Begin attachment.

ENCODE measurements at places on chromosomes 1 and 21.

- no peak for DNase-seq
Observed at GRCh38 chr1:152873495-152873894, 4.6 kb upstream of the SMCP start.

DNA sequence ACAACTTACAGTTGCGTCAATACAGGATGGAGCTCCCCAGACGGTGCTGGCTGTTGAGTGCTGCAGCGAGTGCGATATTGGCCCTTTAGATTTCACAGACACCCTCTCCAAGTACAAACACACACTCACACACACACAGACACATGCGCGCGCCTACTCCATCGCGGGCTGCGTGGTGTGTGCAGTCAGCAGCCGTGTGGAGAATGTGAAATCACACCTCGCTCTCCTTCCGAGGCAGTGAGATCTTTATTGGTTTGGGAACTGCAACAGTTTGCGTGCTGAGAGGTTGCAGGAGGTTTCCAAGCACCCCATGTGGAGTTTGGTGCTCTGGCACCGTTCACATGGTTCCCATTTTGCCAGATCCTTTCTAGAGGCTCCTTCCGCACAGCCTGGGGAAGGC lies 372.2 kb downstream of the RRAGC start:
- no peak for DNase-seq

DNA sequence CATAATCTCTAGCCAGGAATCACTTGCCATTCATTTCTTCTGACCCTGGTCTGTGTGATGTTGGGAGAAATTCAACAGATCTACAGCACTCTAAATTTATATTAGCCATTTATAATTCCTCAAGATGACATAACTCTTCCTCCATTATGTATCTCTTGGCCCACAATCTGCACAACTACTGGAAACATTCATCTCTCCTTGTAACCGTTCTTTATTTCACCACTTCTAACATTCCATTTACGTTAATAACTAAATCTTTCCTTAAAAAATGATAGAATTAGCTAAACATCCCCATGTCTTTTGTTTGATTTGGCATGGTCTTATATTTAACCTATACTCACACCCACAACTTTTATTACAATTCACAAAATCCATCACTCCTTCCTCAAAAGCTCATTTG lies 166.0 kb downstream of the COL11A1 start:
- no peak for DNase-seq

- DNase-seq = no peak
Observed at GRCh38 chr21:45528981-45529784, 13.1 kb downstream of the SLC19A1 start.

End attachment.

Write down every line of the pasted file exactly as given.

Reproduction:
ENCODE measurements at places on chromosomes 1 and 21.

- no peak for DNase-seq
Observed at GRCh38 chr1:152873495-152873894, 4.6 kb upstream of the SMCP start.

DNA sequence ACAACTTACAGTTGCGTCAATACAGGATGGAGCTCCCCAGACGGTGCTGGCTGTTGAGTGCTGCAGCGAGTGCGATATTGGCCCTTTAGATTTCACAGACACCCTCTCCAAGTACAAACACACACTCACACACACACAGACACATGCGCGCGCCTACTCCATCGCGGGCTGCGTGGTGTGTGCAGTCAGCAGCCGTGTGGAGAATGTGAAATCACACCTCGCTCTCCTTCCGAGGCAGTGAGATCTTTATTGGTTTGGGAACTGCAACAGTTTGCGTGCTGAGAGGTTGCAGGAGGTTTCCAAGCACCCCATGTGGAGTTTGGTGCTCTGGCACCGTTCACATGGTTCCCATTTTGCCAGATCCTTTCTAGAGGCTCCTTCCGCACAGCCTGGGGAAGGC lies 372.2 kb downstream of the RRAGC start:
- no peak for DNase-seq

DNA sequence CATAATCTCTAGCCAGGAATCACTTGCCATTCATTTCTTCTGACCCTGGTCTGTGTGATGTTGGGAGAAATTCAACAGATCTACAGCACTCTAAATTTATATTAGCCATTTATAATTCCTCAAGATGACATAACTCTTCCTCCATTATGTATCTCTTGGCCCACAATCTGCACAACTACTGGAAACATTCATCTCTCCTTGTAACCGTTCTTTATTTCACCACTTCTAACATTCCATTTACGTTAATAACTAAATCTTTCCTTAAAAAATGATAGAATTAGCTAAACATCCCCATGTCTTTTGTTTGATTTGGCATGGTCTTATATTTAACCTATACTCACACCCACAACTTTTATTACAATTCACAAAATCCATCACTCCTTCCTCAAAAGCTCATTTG lies 166.0 kb downstream of the COL11A1 start:
- no peak for DNase-seq

- DNase-seq = no peak
Observed at GRCh38 chr21:45528981-45529784, 13.1 kb downstream of the SLC19A1 start.